The Love of My Youth

In Richard Linklater's 1995 movie Before Sunrise, Julie Delpy and Ethan Hawke play a young Frenchwoman and an American who meet on a train from Budapest and spend a romantic night walking and talking all over Vienna before he catches his morning flight back to the States. I thought of this movie—and its sequel, Before Sunset (2004), in which the lovers rekindle their old connection in Paris nine years later—while reading Mary Gordon's seventh novel. Like these lushly romantic films, The Love of My Youth probes questions about serendipity in life and love, and whether there is such a thing as a fated soulmate.


The main impetus of Gordon's novel is neither nostalgia nor romance but self-definition. Two former lovers, Adam and Miranda, who met in high school in Hastings, New York and thought they would be together forever, reconnect by chance in Rome nearly 40 years after their cataclysmic breakup after college. They wander—as do Delpy and Hawke—around a foreign, richly visual city and talk, talk, talk, slowly defining who they are now, at 59, while cagily circling the subject of whether they have changed, and what happened all those years ago.


But whereas the movie couple are constrained by impending flights, Gordon's characters have an unbelievable luxury of time. They meet for daily walks over three weeks in October, 2007—an unscheduled block in the lives of busy, married adults that strains credulity. Gordon would have us believe that Miranda, an environmental epidemiologist in Rome for a conference, has hours free every day to meet Adam because her Israeli husband, also in public health, who was supposed to join her, had to stay home in Berkeley to arrange care for his stroke-afflicted mother. Meanwhile, Adam, a private school music teacher on summer break, is chaperoning his 18-year-old daughter from his second marriage, a promising violinist, on a prestigious three-month conservancy scholarship; his young second wife, a dentist, is home working. What, we wonder, would Adam have done with his time if he hadn't met up with the woman whose heart he broke all those decades ago?


Gordon's readers know—from novels including Final Payments (1978) and Spending (1998), and memoirs of her parents, The Shadow Man (1996) and Circling My Mother (2007)—that she is drawn to intensely felt, voluptuously expressed emotional distress. In The Love of My Youth, she alternates with agility, often paragraph by paragraph, between Miranda's and Adam's points of view, written in a close third person. In flashbacks to the 1960s, though, she strikes the tone of an over-emphatic docent taking us on a tour of her couple's past—"And so they leave their family houses, Adam and Miranda, never to return," she writes ponderously, repeating just a page later, "Adam and Miranda leave their families to take their places in the world. Joined, they believe, hand in hand, forever, on a path that will stretch out the whole length of their lives."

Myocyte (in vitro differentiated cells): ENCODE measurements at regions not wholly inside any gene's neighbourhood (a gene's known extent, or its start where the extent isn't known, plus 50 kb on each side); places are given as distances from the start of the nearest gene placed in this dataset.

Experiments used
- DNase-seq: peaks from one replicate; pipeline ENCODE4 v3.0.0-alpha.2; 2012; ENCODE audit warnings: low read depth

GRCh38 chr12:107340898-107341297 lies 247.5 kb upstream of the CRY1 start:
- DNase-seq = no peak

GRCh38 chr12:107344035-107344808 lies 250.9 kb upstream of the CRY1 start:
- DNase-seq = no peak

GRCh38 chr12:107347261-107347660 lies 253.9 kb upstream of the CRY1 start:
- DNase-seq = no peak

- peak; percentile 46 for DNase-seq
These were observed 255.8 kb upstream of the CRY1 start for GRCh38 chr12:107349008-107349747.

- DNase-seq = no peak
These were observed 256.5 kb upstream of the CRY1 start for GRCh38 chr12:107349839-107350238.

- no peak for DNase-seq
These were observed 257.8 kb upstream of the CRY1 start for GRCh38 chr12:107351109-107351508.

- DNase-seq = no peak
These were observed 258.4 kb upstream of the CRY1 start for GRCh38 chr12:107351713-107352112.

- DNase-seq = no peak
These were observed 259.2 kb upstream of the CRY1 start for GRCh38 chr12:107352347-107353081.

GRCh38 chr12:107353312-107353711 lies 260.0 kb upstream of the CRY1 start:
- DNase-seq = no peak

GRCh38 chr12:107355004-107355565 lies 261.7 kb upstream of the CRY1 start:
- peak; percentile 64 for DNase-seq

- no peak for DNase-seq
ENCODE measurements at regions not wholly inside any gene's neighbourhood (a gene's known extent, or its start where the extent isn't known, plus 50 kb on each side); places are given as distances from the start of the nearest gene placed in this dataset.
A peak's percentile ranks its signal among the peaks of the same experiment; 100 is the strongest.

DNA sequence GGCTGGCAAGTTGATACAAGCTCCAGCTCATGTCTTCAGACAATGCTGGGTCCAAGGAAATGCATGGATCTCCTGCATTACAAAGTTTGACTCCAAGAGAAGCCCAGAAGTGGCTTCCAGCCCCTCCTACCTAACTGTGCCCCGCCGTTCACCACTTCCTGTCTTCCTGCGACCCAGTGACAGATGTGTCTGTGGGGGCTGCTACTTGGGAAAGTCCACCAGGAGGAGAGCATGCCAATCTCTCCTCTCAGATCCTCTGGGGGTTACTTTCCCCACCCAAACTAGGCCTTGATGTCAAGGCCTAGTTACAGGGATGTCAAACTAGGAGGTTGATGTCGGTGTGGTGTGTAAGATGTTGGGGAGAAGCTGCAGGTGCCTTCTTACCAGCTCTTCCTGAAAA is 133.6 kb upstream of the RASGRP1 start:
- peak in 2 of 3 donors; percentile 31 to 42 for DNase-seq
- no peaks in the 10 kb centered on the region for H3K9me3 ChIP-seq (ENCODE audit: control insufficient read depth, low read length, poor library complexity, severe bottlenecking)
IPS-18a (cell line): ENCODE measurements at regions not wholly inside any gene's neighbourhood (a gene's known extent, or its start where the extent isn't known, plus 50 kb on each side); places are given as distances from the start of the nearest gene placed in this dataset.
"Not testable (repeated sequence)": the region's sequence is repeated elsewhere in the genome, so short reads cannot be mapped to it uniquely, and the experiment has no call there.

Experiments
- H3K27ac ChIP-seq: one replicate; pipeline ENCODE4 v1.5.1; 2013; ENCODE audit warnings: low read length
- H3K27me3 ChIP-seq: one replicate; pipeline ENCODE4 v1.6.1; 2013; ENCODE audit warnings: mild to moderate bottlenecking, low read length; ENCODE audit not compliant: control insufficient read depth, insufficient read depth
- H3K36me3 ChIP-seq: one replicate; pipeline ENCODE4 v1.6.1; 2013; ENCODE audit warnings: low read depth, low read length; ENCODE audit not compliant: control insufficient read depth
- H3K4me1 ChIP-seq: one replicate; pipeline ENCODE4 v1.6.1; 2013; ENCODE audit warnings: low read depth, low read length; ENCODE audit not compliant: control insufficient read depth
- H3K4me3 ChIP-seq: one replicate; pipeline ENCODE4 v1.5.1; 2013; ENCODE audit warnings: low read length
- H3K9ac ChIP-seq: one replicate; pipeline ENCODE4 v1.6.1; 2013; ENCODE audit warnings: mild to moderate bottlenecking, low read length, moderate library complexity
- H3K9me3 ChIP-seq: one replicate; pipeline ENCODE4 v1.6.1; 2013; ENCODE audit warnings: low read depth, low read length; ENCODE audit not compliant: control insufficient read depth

The leisurely timeline of Gordon's novel leads to unrushed explorations not just of Rome but of "the shape, the texture" of each other's lives, and questions such as, "Are we fated to always be the people we were?" and "Who were we? Who are we now?"


On their perambulations through the Piazza Barberini, Villa Borghese, and Campo dei Fiori, Adam and Miranda discuss art, music, and aspirations abandoned for more ordinary lives, either willingly (Miranda) or unwillingly (Adam); the importance of hope; and their attitudes toward success, failure, mediocrity, and gender. They also wrestle with an essential incompatibility: Miranda's unrelenting, guilt-fueled drive to improve the world, versus Adam's engagement with the beauty of classical music, which he finds sufficient in itself. These conversations are more intense than playful, the sort of heart-to-hearts more common in dormitories than suburban homes.


Gordon captures the dynamics of guilt and the particular "satisfaction of a cherished bitterness." She understands Adam's relief that Miranda survived his betrayal, and Miranda's vindication in realizing that she has led the happier, healthier life: Adam has paid for his defection with a heart condition and a miserable first marriage that ended with his wife's suicide.


The Love of My Youth is a slow tease toward discovering what happened between this couple—a revelation I will leave to the reader. Recognizing that the past is "a dark wave that could all too easily drown them," Gordon's couple skirts sensitive subjects until faced with a deadline—Miranda's impending flight home. The question is, with less time on their hands, like the characters in Before Sunrise, would they have cut to the chase sooner, or not gotten there at all?

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